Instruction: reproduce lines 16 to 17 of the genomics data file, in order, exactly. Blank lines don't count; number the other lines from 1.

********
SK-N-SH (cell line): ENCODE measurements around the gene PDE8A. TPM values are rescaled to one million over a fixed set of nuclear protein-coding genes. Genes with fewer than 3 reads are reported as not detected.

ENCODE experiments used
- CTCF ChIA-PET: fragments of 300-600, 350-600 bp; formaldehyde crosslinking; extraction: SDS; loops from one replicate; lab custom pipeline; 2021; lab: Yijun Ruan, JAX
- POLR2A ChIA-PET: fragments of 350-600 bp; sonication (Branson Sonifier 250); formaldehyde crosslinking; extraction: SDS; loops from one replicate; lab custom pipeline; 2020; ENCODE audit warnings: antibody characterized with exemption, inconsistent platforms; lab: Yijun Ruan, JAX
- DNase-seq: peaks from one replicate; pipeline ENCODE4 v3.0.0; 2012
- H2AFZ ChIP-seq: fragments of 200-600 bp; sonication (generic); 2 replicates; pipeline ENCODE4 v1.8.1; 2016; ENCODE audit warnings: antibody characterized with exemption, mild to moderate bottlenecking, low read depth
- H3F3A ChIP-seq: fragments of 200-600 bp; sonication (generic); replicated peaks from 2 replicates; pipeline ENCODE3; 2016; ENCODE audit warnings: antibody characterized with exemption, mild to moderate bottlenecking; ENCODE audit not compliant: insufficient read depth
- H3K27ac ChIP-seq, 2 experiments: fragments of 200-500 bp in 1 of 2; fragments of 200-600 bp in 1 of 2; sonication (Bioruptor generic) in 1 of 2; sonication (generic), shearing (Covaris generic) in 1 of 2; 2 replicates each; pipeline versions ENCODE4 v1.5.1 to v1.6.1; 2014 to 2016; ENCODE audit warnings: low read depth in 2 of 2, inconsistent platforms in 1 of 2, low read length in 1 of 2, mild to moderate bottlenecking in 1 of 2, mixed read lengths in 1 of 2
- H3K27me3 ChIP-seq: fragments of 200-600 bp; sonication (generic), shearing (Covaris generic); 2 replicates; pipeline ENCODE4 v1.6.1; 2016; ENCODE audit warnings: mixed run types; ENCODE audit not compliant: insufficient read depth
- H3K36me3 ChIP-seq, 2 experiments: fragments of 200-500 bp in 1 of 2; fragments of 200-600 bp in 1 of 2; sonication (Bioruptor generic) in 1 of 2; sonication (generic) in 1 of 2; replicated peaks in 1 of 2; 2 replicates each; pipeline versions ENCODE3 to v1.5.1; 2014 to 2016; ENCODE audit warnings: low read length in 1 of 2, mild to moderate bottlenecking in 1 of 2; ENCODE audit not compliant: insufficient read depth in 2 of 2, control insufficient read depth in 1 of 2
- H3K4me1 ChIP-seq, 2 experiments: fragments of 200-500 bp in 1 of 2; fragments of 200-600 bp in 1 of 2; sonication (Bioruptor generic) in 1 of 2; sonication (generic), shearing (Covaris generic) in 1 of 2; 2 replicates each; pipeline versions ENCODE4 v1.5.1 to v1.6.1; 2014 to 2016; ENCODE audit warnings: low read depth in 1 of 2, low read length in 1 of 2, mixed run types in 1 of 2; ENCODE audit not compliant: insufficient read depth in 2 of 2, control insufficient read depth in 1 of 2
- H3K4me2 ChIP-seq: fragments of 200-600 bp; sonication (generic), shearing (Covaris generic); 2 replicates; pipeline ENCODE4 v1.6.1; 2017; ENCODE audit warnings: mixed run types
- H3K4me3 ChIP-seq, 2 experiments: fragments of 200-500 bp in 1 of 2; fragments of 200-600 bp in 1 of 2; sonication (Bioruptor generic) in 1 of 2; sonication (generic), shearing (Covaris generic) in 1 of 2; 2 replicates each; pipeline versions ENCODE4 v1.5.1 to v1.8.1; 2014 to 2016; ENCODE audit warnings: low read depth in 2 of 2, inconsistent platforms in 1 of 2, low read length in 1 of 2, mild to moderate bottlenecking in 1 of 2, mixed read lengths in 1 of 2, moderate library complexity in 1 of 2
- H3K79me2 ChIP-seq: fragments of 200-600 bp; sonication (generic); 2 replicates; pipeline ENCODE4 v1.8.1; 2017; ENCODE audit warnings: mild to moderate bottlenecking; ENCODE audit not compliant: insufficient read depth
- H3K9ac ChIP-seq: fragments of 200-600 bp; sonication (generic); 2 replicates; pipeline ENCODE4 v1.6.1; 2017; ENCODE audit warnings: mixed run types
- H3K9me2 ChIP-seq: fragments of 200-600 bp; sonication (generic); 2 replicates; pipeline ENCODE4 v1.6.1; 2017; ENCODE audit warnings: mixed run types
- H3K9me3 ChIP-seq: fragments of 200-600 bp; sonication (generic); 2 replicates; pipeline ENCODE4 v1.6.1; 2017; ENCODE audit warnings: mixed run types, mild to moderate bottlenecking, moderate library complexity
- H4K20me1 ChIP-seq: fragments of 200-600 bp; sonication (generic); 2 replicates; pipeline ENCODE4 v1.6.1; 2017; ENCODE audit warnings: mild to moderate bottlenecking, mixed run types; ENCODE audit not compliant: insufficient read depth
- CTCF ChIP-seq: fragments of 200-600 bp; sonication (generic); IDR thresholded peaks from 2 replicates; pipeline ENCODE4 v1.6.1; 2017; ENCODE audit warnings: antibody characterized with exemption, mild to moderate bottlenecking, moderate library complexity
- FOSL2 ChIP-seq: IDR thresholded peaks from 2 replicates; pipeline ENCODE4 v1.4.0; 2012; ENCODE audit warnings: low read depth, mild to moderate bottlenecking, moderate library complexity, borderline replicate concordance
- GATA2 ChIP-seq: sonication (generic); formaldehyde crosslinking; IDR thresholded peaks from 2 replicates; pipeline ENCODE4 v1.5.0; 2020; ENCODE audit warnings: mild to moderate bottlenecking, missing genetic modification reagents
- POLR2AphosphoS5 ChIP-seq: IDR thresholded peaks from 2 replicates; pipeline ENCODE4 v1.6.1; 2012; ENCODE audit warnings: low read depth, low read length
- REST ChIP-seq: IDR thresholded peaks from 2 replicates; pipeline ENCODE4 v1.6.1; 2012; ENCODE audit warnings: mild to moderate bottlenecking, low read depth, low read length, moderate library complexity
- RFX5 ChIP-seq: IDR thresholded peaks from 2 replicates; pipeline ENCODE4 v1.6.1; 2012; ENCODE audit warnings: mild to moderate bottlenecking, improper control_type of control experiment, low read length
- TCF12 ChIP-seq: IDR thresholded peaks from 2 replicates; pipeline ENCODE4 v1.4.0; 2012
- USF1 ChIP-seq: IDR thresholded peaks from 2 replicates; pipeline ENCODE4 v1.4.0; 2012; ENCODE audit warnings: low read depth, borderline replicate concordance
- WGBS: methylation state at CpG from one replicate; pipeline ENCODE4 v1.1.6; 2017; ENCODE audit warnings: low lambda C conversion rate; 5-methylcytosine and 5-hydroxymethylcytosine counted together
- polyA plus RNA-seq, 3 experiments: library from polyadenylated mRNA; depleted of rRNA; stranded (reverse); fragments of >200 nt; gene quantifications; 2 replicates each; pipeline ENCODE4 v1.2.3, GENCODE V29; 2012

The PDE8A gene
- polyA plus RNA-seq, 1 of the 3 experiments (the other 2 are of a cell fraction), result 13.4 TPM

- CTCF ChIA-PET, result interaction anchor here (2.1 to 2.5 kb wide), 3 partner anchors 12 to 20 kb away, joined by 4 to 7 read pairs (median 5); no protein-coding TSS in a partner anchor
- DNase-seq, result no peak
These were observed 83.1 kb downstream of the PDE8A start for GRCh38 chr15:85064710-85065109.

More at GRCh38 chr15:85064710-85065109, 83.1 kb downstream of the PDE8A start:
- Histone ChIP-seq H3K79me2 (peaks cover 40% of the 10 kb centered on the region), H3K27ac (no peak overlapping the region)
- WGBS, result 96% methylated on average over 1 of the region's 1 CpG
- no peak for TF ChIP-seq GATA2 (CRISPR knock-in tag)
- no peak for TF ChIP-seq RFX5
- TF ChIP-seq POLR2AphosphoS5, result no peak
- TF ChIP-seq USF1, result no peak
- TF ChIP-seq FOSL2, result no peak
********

- H3K9me2 ChIP-seq: fragments of 200-600 bp; sonication (generic); 2 replicates; pipeline ENCODE4 v1.6.1; 2017; ENCODE audit warnings: mixed run types
- H3K9me3 ChIP-seq: fragments of 200-600 bp; sonication (generic); 2 replicates; pipeline ENCODE4 v1.6.1; 2017; ENCODE audit warnings: mixed run types, mild to moderate bottlenecking, moderate library complexity